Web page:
“Stop eating the Chex Mix!” and other Thanksgiving memories
Our Thanksgiving traditions, like most, center on food — but not necessarily in a traditional way.
On any given Thanksgiving at our house, you could count on the carrots getting burnt (we were always secretly thrilled), the kitchen sink clogging up and and siblings accusing each other of hogging the Chex Mix.
We long ago solved the first two (bought a plumber’s snake and nixed carrots from the menu). But Chex Mix is a different story. Chex Mix, not turkey, is the true main course of our Thanksgiving holiday.
Recipes for Chex Party Mix appeared on boxes of Chex cereal in 1952, so it’s been part of our Thanksgiving since early childhood. While the bagged version is our go-to road trip buy at fuel stops, for Thanksgiving nothing but the homemade kind will do.
Mom is in her 80s, and you’d think she’d hand over the sometimes tedious job, but she gets an early start because she knows everyone’s preferences. That is how we ended up with bagel chips — seriously — in this year’s batch. Mom was clearly pandering to my sister-in-law. If some of us had it our way, it would be nothing but Rice and Corn Chex, pretzel thins, Cheerios, some cashews and double the butter and Worcestershire sauce.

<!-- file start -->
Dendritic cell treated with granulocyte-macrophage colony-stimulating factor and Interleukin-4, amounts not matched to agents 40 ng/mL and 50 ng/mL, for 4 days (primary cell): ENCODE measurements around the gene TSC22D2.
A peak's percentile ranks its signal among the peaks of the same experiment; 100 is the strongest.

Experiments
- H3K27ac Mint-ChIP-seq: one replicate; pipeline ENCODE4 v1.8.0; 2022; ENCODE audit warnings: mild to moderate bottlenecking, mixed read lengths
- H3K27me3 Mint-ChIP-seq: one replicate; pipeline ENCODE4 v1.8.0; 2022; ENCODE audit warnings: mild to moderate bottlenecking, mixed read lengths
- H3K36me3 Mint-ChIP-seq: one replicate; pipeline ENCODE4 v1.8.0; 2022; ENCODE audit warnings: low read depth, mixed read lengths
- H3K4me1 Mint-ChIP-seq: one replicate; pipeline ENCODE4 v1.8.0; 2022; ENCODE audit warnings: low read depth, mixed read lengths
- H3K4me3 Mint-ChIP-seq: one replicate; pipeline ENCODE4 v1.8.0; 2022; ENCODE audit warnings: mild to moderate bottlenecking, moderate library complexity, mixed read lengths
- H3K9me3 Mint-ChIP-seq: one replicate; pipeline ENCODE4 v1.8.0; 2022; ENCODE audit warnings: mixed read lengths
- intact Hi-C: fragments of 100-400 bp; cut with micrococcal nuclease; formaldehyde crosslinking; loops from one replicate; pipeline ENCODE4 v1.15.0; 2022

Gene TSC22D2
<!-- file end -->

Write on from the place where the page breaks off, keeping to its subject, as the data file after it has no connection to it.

Despite the varying preferences, Mom usually scores a Chex Mix home run. However, we have not forgotten The Chex Mix Tragedy of the early 90s, when she substituted Honey Nut Cheerios. The result was akin to Sweet and Sour Chex Mix. We still shudder at the memory.
We have other emotional ties to food. Many a childhood Friday night was spent huddled in front of the TV, watching “Fright Night” while consuming copious amounts of Coca Cola, Heyday Bars (Nabisco, please bring them back!) and Snyder’s Bavarian Pretzels.
But when it comes to the ultimate emotional tie to food, nothing says Thanksgiving like Chex Mix . . . except maybe a cold glass of Chardonnay to go with it. (We suggest J. Lohr or Woodbridge.)
So cheers to Chex Mix, and here’s wishing everyone a comforting, if not gourmet, Thanksgiving.